Roozbeh Shirazi was a first-grade teacher in a school across the Hudson River from the World Trade Center when hijacked planes destroyed the towers on September 11, 2001. He had always been interested in the intersection of education and politics, but he did not anticipate the tragic effects of 9/11 in his own classroom.
Shirazi saw his school—home to a diverse student population and many English language learners—change almost overnight. From a place that welcomed difference, it became one that emphasized a particular kind of national unity that he felt silenced the cultural plurality it had welcomed.
Today, Shirazi is an assistant professor in the Department of Organizational Leadership, Policy, and Development where his work focuses on youth citizenship, empowerment, and political participation. Recently, he conducted research at Twin Cities high schools, where he studied the ways in which students build—or don’t build—cultural citizenship in the classroom.
“I wanted to know how youth are making sense of what it means to be American in today’s United States, given the inflamed political rhetoric around immigrants, refugees, and Muslims in particular,” says Shirazi.
He is not as interested in why students perform differently on standardized tests, he explains, as in how they experience belonging within an institution—whether they feel welcomed and valued and can see themselves and their stories reflected in their learning.
He’s also busy expanding on work he did for his doctoral dissertation at Teachers College, Columbia University. Beginning in 2014, Shirazi has traveled back to Jordan during the summer months to gather data about university students’ school-to-work transitions. There he has examined the ways higher education serves as a strategy for social mobility during times of political uncertainty in a country experiencing an array of social, economic, and humanitarian challenges.
During his early graduate work, Shirazi and several other graduate students and faculty also traveled to Afghanistan, where they worked with the Afghan Ministry of Education to develop curricula and textbooks and lead development workshops and teacher training.
Shirazi calls his early international work a crash course in the politics of international educational development and in realizing the global importance of school as a political space. Now that he’s a professor, he finds himself circling back to the same questions that drew him to the field.
“Schools are important political venues,” he says. “They’re places where we learn about what the nation is, what counts as politically acceptable, our history, our collective memory.”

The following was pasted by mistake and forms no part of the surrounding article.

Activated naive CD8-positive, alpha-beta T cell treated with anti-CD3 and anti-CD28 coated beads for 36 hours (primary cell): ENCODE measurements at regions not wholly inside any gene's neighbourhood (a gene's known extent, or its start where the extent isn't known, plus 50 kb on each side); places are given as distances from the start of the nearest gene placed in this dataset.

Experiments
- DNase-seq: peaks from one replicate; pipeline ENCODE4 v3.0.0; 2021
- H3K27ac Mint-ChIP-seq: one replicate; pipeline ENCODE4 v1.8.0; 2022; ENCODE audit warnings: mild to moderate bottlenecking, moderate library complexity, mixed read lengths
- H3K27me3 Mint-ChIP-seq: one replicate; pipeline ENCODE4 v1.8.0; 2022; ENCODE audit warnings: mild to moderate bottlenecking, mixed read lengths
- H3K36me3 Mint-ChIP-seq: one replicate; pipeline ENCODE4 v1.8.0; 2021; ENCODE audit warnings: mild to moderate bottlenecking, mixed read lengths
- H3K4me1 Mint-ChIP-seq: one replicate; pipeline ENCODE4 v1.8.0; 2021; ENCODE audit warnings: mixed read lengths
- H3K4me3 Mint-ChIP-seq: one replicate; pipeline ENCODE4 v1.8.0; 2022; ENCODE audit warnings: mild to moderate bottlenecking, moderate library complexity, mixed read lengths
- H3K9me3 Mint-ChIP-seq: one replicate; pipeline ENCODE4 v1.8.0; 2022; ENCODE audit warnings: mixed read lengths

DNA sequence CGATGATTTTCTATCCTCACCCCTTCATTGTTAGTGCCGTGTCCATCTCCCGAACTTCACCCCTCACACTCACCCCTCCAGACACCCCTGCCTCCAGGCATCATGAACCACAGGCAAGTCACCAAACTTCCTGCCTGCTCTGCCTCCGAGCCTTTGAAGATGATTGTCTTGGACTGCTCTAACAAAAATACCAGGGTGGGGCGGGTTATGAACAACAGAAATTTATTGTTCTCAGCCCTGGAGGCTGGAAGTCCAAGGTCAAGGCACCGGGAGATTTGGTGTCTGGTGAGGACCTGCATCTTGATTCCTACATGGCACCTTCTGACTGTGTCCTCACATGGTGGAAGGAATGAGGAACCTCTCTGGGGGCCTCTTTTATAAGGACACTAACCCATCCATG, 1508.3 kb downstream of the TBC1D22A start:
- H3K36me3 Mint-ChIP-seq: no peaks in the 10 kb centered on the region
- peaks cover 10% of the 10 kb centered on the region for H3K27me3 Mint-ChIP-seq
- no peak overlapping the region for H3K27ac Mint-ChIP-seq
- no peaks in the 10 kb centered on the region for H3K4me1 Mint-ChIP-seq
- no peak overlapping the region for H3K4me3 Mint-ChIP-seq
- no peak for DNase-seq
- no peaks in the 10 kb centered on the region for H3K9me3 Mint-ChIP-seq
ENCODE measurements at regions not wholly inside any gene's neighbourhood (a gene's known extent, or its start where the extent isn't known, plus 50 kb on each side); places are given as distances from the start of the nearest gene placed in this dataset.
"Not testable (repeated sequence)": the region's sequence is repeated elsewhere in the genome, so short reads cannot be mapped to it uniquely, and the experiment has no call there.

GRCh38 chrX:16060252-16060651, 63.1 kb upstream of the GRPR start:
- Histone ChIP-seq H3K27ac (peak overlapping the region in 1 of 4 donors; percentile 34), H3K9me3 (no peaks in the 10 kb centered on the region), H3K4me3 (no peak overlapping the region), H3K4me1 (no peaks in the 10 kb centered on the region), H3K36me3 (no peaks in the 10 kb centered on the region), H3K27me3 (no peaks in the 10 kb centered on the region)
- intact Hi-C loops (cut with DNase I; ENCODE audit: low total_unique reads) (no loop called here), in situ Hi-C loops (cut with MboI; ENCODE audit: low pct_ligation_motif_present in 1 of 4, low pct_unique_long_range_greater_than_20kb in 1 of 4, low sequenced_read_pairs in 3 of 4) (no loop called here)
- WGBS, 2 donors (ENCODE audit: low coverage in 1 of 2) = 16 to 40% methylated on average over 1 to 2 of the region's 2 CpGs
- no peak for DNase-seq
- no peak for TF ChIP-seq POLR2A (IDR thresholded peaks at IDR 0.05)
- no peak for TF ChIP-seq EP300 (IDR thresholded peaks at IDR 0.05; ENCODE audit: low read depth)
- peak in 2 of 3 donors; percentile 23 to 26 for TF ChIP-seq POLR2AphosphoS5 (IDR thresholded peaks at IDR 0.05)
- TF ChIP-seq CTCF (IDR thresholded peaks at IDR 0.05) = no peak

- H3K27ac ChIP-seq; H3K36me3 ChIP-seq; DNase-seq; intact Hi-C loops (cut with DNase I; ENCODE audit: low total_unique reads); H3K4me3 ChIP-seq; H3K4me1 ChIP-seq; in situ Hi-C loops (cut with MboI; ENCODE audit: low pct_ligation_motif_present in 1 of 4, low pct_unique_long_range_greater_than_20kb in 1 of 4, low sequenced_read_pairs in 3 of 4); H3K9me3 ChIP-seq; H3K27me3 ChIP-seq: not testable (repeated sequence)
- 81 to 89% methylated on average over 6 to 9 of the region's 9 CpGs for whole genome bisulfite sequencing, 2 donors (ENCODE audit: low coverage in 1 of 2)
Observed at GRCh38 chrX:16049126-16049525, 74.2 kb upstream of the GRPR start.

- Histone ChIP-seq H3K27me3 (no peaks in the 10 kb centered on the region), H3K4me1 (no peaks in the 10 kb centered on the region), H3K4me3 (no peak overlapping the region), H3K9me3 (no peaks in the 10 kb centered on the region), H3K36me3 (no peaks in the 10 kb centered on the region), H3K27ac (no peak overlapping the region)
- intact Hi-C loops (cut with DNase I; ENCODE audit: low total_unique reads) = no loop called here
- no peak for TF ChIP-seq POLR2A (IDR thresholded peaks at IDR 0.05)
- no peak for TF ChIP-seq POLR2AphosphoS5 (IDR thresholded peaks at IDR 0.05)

Formal citizenship—legal rights and claims that people have in relation to the state—differs from cultural and social citizenship, which describes how people identify and are recognized as members of a larger group, according to Shirazi.
With his research and teaching, he hopes to provide school leaders and educators with insights to bridge the gap that can occur between the two and create more comprehensive and equitable notions of what it means to be a citizen.
“It’s important to try to bring these two approaches together,” he says. “Political rhetoric right now is pointing to different tiers of citizenship for different kinds of people.”
A second-generation American himself, Shirazi knows his experiences help him see educational issues of race and culture not just as a teacher or researcher but also as someone who shares experiences with the students he studies.
In his view, fostering socially transformative civic engagement in schools means more than planting a garden or hosting a food drive. The issue is even bigger than textbooks and lesson plans. To really make a difference, Shirazi says, educators, administrators, and policymakers must be open to re-evaluating core ideas about schooling and recognizing the ways educational institutions have historically enfranchised some at the expense of others.
“Social hierarchies are not something that get transformed by a new curriculum or professional development,” Shirazi says. “We need to be open to rethinking our very core and basic assumptions about schooling and the best way to educate kids. … It’s a big process, and it’s not a quick-fix process.”
Shirazi sees hope. He is encouraged by student activism that makes this a compelling time to be in the field.
“We are in a historical moment that is incredibly important, challenging, and yet exciting,” he says. “Look at the recent organizing and collective action that helped us declare this university to be a ‘sanctuary campus’ for undocumented students.”
Here and in other institutions, he observes, students and educators are questioning the meaning of what it means to be educated—educated for what purposes, and for what kind of citizenship and social membership?
“These questions matter because education and schooling in particular are implicated in how we think about our politics, about economic opportunity, and about social change,” says Shirazi. “As long as we are willing to question and willing to look critically at what is being proposed in our interests, I think we will have a fighting chance.”
Read more about Roozbeh Shirazi and the Department of Organizational Leadership, Policy, and Development.
Story by Ellen Fee | Photo by Susan Andre | December 2016